Video Excerpt: Matthew McCoy - Health Care-Related Conflicts of Interest in Congress

Video Excerpt: Matthew McCoy - Health Care-Related Conflicts of Interest in Congress

A Look at Senate and House Members' Health Sector Holdings

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In this four-minute video presentation at the 2018 Penn Health Policy Retreat, Matthew McCoy, PhD, discusses a research project analyzing health care-related conflicts of interests among members of the U.S. Senate and House of Representatives.

It was the Congressional confirmation hearing on Tom Price's nomination for HHS Secretary that made Matthew McCoy and colleagues wonder about health care-related conflicts of interest throughout the rest of Congress.

Those January, 2017,  proceedings revealed that Price, Chair of the House Budget Committee and a member of other committees directly involved in setting health care policy, had continued to actively trade in medical device and pharmaceutical stocks while in office.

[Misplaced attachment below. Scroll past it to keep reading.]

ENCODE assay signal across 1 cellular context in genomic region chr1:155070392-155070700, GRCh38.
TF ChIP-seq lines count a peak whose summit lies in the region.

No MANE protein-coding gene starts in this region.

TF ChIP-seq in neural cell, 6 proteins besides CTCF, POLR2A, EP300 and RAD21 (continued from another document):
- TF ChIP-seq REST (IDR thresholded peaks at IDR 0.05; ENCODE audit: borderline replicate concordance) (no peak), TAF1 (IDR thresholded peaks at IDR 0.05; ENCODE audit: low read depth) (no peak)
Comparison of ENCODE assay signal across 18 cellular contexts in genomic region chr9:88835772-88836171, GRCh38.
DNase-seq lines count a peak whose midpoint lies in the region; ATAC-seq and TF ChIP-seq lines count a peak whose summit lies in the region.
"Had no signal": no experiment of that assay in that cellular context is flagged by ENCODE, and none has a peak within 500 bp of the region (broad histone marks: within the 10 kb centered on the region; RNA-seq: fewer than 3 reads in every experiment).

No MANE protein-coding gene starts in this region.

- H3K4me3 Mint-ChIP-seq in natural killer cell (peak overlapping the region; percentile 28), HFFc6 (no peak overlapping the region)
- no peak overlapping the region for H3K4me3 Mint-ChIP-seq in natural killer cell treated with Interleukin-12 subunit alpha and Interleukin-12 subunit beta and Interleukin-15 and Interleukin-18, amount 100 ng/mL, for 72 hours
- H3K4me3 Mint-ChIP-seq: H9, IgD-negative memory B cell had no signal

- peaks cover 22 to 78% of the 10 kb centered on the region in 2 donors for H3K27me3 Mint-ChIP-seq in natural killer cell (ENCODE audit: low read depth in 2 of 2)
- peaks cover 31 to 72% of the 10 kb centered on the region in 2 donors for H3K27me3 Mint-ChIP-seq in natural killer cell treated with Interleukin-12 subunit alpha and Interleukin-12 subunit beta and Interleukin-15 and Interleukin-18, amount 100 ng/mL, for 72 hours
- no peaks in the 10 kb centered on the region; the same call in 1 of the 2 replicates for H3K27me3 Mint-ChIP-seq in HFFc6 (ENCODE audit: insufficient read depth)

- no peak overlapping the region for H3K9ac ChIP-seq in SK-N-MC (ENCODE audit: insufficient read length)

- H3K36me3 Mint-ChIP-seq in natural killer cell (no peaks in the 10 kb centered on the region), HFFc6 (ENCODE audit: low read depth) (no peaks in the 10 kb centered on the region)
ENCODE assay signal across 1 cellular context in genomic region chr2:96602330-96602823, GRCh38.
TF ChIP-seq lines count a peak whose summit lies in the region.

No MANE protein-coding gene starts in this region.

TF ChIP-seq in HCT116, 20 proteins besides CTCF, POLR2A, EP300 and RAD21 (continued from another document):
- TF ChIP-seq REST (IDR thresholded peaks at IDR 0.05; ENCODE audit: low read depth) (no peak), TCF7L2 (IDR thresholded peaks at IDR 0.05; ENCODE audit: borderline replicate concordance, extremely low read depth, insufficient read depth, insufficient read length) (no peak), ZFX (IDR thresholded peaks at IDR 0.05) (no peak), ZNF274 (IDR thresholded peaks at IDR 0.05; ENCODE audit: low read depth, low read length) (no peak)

McCoy, PhD, an Assistant Professor in Penn's Department of Medical Ethics and Health Policy and an LDI Senior Fellow, said he and his colleagues "wanted to know if this was indicative of a larger trend where the men and women who are writing our health laws stand to gain quite a bit financially from how those laws turn out."

In his presentation to the 2018 Penn Health Policy Retreat, McCoy detailed his research team's findings to date showing that from 2004 to 2014, an average of 32% of the members of the Senate had health sector holdings. During that same period, an average of 19% of House members had such holdings.

At the committee level in the house during the same time, 18% of the members of the House Ways & Means Committee and 14% of the members of the Energy & Commerce Committee -- both of which have extensive jurisdiction over health care-related matters -- had active health care holdings.